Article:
“We are spending billions of dollars on technology with almost no information about which tools actually work, where, and why,” said Bart Epstein, CEO of the EdTech Evidence Exchange and a research associate professor at the University of Virginia School of Education and Human Development. “We know that technology can have a profound impact on educational outcomes, but thousands of tools and programs used by schools are creating confusion for educators and administrators, not to mention students and parents. When poorly selected or implemented, they waste teacher time and energy and rob students of learning opportunities. Making good on the transformative potential of education technology starts with listening to, and learning from, people who are actually using it.”

Apply Now: AERA-GSU Conference on Professional Development Schools Research

The American Educational Research Association (AERA) Professional Development School Research Special Interest Group (SIG) in partnership with Georgia State University (GSU) has received a Research Conference Grant Award from AERA. The purpose of the grant award is to support a three-day conference in September of 2021 on advancing PDS research and creating a collaborative national research agenda. Researchers, scholars, scholar-practitioners and doctoral students from different regions of the country, representing diverse perspectives, and varied domains of inquiry will be invited to present their visions, views, theories, research and research approaches. The conference will be in-person at GSU and remote for a number of individuals starting on Friday, September 17 through Sunday, September 19.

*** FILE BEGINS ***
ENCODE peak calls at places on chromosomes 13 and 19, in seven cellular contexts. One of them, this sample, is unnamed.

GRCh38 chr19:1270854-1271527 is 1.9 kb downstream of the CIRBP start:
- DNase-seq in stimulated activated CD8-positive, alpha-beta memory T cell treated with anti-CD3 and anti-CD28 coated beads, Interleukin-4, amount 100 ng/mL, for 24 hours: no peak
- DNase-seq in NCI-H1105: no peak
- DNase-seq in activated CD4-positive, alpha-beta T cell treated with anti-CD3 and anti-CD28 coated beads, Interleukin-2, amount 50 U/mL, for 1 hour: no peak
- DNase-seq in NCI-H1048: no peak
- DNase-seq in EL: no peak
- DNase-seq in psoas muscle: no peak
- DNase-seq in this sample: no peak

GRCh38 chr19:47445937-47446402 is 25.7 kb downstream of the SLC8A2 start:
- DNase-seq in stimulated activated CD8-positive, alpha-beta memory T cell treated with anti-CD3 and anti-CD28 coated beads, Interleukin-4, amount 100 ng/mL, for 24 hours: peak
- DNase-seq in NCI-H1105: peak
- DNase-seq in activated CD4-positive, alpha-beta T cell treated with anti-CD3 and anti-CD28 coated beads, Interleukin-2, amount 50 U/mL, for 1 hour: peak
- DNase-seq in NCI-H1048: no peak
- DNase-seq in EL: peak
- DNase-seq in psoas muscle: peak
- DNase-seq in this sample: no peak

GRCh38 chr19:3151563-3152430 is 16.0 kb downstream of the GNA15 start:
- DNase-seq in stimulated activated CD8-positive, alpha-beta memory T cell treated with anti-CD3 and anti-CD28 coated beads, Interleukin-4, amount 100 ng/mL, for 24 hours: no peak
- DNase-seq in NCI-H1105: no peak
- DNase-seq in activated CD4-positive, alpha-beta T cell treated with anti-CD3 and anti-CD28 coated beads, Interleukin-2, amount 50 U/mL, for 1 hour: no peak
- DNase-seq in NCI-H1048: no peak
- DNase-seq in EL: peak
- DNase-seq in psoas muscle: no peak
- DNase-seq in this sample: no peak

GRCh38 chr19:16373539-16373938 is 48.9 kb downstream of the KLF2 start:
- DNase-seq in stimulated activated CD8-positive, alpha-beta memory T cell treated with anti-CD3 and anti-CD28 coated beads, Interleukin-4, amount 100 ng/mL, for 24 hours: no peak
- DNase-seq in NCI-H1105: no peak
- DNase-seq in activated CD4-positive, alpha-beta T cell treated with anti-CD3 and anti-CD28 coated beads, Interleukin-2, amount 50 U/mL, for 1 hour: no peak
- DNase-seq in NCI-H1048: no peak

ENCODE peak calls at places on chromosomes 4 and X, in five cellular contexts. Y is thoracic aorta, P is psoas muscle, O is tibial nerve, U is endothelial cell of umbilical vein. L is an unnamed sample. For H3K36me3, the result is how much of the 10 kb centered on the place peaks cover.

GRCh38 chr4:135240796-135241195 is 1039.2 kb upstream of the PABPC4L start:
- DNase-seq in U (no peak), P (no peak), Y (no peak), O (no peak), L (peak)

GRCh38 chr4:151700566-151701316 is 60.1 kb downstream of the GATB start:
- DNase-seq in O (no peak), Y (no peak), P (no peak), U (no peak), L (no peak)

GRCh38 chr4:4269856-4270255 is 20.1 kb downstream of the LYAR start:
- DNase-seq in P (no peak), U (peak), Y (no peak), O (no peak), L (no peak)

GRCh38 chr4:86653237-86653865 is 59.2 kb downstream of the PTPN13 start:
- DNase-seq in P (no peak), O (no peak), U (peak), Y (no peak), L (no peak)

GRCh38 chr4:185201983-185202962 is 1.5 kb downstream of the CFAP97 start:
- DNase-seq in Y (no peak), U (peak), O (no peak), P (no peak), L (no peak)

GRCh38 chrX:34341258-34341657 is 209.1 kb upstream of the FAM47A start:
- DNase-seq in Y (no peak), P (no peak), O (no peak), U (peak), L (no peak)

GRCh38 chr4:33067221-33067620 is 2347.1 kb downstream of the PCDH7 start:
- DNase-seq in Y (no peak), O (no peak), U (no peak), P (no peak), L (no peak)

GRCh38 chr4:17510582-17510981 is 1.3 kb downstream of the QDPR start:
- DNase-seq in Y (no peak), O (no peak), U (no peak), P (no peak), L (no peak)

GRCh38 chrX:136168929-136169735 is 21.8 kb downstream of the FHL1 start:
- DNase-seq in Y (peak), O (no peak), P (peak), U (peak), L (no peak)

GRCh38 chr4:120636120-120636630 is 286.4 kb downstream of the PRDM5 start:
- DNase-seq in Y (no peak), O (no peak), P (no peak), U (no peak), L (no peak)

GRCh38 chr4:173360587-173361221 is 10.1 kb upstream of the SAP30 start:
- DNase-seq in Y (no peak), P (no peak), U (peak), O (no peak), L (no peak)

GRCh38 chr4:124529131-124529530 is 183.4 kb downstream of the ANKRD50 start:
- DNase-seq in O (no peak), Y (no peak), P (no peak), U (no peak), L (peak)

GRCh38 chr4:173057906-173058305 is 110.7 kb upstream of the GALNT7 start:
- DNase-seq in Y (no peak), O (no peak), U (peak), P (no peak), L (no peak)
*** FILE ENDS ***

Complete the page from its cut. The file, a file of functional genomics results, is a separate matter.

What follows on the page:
New UCLA Research Effort Aims to Increase Diversity of Educators in California